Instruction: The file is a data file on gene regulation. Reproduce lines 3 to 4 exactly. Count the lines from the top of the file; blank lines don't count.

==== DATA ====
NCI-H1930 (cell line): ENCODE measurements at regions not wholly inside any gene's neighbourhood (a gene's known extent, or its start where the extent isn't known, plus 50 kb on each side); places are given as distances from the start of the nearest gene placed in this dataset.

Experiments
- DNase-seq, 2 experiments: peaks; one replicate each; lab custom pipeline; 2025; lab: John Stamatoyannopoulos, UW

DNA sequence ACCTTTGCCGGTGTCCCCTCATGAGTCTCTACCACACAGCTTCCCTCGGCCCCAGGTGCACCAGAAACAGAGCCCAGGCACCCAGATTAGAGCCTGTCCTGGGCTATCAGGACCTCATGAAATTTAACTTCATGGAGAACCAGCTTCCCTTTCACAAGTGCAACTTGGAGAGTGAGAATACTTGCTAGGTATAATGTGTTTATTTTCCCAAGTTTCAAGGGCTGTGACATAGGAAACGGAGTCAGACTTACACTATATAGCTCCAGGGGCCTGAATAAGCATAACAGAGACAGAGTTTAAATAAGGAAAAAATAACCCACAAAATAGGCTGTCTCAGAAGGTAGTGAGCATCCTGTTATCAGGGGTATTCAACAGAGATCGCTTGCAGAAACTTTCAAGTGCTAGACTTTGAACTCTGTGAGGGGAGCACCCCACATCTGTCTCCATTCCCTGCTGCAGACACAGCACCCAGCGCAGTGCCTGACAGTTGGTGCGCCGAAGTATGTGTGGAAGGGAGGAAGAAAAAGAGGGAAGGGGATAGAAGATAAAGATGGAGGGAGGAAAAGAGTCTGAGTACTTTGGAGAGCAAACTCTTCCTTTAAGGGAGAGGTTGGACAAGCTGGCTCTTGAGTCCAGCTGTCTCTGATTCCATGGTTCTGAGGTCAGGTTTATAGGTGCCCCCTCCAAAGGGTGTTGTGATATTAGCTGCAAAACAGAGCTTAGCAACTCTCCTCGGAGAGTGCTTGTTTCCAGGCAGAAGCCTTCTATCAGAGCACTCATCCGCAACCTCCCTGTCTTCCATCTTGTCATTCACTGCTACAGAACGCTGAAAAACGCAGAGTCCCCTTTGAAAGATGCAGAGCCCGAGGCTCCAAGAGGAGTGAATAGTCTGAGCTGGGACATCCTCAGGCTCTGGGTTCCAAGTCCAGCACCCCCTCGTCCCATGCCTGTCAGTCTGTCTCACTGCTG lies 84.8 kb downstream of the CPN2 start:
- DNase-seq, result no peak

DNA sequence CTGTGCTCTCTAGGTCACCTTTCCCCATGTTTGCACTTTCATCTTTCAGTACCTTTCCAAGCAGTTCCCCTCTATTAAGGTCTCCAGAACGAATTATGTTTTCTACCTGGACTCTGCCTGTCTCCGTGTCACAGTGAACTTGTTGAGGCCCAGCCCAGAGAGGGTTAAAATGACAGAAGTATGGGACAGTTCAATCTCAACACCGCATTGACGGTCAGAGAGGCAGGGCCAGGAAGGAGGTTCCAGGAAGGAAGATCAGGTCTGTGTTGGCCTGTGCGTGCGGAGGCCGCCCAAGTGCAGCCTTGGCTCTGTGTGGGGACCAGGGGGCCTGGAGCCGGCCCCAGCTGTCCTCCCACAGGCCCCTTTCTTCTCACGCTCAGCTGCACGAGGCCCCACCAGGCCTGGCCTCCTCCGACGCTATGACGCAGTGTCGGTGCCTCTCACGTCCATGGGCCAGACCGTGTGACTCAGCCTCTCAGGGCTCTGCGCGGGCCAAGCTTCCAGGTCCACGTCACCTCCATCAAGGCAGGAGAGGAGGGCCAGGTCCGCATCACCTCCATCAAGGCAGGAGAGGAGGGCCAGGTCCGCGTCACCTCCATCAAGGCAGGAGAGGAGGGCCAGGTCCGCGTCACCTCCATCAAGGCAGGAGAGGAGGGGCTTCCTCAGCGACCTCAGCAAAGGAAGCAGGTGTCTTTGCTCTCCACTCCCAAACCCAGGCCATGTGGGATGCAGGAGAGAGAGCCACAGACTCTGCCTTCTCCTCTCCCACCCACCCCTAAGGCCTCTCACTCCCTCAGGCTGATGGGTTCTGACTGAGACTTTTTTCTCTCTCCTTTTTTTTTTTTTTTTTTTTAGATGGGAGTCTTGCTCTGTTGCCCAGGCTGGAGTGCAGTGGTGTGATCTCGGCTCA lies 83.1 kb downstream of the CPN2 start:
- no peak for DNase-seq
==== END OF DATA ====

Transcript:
- DNase-seq, 2 experiments: peaks; one replicate each; lab custom pipeline; 2025; lab: John Stamatoyannopoulos, UW

DNA sequence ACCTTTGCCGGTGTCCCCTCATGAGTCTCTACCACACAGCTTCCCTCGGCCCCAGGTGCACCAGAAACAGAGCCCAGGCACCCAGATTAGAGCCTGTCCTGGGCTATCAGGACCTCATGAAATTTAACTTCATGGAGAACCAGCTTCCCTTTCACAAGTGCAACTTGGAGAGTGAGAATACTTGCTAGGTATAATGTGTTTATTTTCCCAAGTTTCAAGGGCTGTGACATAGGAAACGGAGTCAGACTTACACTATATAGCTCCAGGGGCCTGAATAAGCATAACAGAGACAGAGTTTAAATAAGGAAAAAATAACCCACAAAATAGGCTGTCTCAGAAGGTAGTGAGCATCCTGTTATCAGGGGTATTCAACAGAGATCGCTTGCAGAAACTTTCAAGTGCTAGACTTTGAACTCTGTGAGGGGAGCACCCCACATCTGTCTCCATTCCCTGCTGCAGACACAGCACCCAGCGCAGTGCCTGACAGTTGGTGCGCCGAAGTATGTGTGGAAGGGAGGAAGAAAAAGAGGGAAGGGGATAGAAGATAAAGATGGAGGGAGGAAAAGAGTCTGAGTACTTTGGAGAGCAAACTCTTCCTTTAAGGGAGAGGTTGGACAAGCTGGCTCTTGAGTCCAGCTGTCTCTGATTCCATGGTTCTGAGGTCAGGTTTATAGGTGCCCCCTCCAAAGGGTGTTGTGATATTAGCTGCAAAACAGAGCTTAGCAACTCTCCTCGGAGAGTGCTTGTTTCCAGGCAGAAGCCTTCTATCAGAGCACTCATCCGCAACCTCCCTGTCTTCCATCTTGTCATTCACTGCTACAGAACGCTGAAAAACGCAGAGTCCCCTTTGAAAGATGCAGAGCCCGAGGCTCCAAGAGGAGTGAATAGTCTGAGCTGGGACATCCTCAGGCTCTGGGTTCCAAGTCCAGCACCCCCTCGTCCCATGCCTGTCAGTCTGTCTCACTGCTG lies 84.8 kb downstream of the CPN2 start: